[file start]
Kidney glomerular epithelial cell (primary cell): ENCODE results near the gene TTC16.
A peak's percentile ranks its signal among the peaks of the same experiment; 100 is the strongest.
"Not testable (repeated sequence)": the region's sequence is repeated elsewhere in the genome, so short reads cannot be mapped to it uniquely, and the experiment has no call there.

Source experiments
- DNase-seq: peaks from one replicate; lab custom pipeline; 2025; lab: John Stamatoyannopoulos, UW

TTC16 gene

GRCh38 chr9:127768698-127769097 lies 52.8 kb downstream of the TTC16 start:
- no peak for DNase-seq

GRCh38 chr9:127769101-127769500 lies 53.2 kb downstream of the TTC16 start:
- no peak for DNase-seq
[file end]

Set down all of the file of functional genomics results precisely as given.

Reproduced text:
Kidney glomerular epithelial cell (primary cell): ENCODE results near the gene TTC16.
A peak's percentile ranks its signal among the peaks of the same experiment; 100 is the strongest.
"Not testable (repeated sequence)": the region's sequence is repeated elsewhere in the genome, so short reads cannot be mapped to it uniquely, and the experiment has no call there.

Source experiments
- DNase-seq: peaks from one replicate; lab custom pipeline; 2025; lab: John Stamatoyannopoulos, UW

TTC16 gene

GRCh38 chr9:127768698-127769097 lies 52.8 kb downstream of the TTC16 start:
- no peak for DNase-seq

GRCh38 chr9:127769101-127769500 lies 53.2 kb downstream of the TTC16 start:
- no peak for DNase-seq